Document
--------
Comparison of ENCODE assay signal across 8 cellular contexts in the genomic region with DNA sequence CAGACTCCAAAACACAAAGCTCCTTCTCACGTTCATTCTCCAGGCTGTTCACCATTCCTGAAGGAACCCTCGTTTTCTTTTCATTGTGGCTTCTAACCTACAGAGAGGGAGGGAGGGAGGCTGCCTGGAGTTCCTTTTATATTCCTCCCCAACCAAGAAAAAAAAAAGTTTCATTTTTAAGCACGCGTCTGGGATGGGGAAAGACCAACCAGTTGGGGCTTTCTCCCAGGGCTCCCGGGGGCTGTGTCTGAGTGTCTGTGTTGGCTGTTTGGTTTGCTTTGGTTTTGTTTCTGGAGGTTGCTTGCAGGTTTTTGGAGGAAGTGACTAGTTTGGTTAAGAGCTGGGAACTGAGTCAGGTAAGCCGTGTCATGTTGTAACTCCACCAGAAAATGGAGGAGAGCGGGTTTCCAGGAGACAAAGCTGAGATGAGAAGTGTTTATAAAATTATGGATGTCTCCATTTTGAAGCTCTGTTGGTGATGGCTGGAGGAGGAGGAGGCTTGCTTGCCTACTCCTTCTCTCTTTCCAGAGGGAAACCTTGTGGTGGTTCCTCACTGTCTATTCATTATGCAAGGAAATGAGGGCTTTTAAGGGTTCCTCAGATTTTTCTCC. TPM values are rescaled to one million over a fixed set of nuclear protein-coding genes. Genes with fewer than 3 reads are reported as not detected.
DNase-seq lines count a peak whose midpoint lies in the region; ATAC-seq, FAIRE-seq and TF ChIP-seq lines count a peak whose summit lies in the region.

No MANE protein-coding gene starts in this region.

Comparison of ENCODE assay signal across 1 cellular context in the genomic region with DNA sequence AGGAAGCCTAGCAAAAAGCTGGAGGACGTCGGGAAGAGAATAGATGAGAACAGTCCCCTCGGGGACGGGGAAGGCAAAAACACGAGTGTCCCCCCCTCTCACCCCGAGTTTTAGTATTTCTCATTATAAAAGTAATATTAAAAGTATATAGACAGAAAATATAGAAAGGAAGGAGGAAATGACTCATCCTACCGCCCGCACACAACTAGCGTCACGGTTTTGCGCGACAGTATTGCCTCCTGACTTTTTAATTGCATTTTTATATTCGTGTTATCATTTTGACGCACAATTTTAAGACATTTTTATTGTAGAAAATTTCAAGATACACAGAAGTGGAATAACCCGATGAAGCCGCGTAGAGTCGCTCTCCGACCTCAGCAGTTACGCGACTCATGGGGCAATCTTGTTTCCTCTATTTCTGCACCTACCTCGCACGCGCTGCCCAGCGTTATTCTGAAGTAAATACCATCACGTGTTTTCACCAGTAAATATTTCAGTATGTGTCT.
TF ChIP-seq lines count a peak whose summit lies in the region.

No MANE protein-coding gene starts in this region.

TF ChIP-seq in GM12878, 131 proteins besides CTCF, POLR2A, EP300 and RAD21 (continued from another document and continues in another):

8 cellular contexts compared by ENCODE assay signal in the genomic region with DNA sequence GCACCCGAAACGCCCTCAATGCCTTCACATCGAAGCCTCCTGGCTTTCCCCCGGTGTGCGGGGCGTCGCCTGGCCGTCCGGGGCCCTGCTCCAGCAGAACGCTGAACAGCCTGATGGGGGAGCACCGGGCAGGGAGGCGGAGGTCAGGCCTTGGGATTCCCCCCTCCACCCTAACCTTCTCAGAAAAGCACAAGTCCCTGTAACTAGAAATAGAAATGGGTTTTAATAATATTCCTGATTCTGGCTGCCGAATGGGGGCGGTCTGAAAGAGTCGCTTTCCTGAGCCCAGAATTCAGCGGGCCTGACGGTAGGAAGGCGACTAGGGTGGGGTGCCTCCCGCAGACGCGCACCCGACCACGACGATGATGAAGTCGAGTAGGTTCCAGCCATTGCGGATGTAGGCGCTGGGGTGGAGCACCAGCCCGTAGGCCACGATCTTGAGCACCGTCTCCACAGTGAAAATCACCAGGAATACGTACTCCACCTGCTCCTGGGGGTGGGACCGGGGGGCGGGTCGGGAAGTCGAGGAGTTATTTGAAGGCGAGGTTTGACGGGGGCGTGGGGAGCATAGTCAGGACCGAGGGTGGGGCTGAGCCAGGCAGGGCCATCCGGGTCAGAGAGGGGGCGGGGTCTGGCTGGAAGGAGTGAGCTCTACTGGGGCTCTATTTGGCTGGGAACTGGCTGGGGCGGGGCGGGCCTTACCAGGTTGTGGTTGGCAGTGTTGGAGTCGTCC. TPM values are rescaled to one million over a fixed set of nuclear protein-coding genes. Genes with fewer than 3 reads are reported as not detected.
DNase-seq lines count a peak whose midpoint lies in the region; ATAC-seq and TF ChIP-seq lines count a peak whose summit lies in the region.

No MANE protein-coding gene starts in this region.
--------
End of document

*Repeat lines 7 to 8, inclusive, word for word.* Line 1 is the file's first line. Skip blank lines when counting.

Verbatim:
TF ChIP-seq in GM12878, 131 proteins besides CTCF, POLR2A, EP300 and RAD21 (continued from another document and continues in another):

8 cellular contexts compared by ENCODE assay signal in the genomic region with DNA sequence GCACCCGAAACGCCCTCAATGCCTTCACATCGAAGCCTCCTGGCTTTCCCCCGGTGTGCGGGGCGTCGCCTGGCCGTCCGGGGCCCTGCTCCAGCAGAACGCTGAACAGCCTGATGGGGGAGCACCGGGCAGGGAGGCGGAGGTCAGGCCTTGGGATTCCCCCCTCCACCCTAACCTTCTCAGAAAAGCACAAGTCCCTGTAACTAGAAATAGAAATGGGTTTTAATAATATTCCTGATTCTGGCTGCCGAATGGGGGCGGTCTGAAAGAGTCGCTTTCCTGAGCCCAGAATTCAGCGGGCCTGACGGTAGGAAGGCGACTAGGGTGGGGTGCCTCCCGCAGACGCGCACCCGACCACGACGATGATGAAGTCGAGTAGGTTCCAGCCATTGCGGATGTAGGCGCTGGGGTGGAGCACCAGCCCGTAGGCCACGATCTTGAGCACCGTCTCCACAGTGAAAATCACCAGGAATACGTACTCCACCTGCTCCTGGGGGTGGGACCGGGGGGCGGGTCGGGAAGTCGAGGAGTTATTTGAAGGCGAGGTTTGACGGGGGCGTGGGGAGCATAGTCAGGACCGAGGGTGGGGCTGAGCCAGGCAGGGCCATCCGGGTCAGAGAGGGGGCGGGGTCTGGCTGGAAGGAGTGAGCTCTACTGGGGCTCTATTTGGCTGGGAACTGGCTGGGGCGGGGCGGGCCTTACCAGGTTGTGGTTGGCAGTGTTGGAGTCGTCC. TPM values are rescaled to one million over a fixed set of nuclear protein-coding genes. Genes with fewer than 3 reads are reported as not detected.